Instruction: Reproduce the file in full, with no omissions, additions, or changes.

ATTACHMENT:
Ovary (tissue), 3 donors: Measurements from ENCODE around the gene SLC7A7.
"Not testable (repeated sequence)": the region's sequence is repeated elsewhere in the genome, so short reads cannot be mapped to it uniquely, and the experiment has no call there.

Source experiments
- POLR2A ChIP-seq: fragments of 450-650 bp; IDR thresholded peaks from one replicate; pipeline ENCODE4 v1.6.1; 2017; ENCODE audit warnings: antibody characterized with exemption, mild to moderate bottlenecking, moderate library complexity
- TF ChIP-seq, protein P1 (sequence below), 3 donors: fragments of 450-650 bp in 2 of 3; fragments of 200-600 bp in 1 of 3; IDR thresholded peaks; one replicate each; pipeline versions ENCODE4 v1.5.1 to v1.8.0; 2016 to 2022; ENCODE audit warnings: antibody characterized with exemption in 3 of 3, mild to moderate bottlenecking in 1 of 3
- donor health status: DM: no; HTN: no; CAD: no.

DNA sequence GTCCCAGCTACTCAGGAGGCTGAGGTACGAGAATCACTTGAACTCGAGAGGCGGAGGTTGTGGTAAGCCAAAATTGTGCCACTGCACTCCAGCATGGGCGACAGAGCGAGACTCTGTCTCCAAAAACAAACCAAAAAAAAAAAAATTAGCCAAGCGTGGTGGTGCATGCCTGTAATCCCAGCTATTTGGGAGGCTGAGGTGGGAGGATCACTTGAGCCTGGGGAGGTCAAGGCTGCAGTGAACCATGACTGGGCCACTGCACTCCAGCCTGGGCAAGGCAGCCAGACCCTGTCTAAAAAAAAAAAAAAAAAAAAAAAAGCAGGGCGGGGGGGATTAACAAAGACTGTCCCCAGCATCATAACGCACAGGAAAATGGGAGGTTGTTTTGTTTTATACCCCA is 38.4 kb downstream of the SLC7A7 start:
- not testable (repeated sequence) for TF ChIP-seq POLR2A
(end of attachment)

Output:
Ovary (tissue), 3 donors: Measurements from ENCODE around the gene SLC7A7.
"Not testable (repeated sequence)": the region's sequence is repeated elsewhere in the genome, so short reads cannot be mapped to it uniquely, and the experiment has no call there.

Source experiments
- POLR2A ChIP-seq: fragments of 450-650 bp; IDR thresholded peaks from one replicate; pipeline ENCODE4 v1.6.1; 2017; ENCODE audit warnings: antibody characterized with exemption, mild to moderate bottlenecking, moderate library complexity
- TF ChIP-seq, protein P1 (sequence below), 3 donors: fragments of 450-650 bp in 2 of 3; fragments of 200-600 bp in 1 of 3; IDR thresholded peaks; one replicate each; pipeline versions ENCODE4 v1.5.1 to v1.8.0; 2016 to 2022; ENCODE audit warnings: antibody characterized with exemption in 3 of 3, mild to moderate bottlenecking in 1 of 3
- donor health status: DM: no; HTN: no; CAD: no.

DNA sequence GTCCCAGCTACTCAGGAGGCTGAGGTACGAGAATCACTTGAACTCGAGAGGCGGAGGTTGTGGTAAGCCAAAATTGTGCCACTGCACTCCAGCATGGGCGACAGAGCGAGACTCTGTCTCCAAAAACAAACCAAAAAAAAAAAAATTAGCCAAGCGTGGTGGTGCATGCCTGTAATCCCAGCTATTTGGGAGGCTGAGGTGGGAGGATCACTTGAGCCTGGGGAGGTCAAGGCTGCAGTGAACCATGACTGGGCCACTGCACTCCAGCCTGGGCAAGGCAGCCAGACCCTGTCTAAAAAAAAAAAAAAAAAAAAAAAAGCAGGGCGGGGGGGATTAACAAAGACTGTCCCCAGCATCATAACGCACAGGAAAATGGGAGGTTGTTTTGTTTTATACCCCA is 38.4 kb downstream of the SLC7A7 start:
- not testable (repeated sequence) for TF ChIP-seq POLR2A